Longitudinal predictors of school-age academic achievement: Unique contributions of toddler-age aggression, oppositionality, inattention, and hyperactivity

Lauretta M. Brennan, Daniel S. Shaw, Thomas J. Dishion, Melvin Wilson

Research output: Contribution to journalArticlepeer-review

53 Scopus citations

Abstract

This project examined the unique predictive validity of parent ratings of toddler-age aggression, oppositionality, inattention, and hyperactivity- impulsivity to academic achievement at school-age in a sample of 566 high-risk children and families. The study also investigated potential indirect effects of the Family Check-Up on school-age academic achievement through changes in child behavior problems. The results demonstrated that toddler-age aggression was most consistently associated with school-age academic achievement, albeit modestly. Moreover, findings showed that the intervention predicted greater decreases in aggression from ages 2-3 to 4-5 compared to controls. The results suggest that in high-risk toddler-aged children, aggression may be a more consistent predictor of school-age academic achievement than other externalizing dimensions, which has implications for early identification and efforts to promote children's adaptation.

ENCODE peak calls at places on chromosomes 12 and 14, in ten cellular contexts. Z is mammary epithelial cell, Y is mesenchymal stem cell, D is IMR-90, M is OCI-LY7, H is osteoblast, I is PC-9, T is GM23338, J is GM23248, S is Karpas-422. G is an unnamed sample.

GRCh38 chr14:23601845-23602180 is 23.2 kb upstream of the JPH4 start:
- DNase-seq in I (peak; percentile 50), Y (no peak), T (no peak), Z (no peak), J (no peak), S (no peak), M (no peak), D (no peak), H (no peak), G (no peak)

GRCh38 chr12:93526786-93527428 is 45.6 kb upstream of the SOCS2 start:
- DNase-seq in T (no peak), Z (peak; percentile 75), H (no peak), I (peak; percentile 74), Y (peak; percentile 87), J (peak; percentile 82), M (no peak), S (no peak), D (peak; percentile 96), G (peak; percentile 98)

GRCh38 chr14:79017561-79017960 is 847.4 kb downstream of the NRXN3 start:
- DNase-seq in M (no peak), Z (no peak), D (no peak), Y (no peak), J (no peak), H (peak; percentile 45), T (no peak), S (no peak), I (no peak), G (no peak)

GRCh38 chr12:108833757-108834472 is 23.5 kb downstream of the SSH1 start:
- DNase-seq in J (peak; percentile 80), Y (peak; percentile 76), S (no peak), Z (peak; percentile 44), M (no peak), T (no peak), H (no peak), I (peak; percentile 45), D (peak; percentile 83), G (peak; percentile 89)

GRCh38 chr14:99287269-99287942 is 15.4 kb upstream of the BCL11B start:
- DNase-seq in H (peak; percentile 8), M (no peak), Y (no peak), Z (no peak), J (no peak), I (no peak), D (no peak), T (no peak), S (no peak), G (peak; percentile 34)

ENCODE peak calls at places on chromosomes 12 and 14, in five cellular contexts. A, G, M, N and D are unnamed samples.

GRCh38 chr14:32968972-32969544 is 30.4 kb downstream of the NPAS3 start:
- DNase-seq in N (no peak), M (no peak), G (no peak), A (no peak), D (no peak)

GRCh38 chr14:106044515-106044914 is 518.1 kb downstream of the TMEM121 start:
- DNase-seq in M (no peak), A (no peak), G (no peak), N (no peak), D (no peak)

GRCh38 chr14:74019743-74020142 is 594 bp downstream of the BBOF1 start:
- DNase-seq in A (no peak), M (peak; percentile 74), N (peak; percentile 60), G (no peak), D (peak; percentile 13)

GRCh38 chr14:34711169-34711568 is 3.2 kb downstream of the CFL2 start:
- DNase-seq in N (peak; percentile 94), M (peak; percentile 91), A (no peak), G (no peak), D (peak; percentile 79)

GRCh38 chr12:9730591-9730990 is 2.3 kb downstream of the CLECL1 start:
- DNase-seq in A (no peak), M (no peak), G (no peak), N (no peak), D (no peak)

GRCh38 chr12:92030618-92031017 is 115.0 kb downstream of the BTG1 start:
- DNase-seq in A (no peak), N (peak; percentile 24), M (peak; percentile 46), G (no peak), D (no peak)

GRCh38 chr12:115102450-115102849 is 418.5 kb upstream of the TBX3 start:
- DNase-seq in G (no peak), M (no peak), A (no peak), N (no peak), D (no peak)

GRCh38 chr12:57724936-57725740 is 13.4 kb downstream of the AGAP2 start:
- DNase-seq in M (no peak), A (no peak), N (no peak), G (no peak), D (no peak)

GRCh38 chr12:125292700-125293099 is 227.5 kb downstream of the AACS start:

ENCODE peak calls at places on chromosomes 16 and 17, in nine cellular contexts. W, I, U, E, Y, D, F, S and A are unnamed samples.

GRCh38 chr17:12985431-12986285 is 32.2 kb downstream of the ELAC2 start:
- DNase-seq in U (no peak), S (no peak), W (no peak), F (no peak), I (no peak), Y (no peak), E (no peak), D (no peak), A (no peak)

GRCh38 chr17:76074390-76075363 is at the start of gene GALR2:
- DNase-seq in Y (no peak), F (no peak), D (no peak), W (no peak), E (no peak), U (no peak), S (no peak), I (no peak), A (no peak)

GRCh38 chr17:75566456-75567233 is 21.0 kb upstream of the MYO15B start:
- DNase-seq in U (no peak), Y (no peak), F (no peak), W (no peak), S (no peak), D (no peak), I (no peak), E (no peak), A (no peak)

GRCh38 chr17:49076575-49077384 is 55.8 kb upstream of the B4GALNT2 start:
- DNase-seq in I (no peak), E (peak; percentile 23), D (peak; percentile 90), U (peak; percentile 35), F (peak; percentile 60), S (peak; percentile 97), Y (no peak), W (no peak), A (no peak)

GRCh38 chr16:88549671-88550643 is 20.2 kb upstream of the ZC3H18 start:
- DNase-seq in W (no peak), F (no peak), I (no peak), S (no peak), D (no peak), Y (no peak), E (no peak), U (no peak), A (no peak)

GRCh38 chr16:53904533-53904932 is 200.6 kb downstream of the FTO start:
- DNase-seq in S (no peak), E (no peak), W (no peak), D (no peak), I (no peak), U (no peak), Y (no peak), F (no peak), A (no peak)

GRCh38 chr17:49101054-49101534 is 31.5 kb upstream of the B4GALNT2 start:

Original languageEnglish (US)
Pages (from-to)1289-1300
Number of pages12
JournalJournal of Abnormal Child Psychology
Volume40
Issue number8
DOIs
StatePublished - Nov 2012

Keywords

  • Developmental psychopathology
  • Disruptive behavior
  • Intervention
  • Parenting
  • Risk factors

ASJC Scopus subject areas

  • Developmental and Educational Psychology
  • Psychiatry and Mental health

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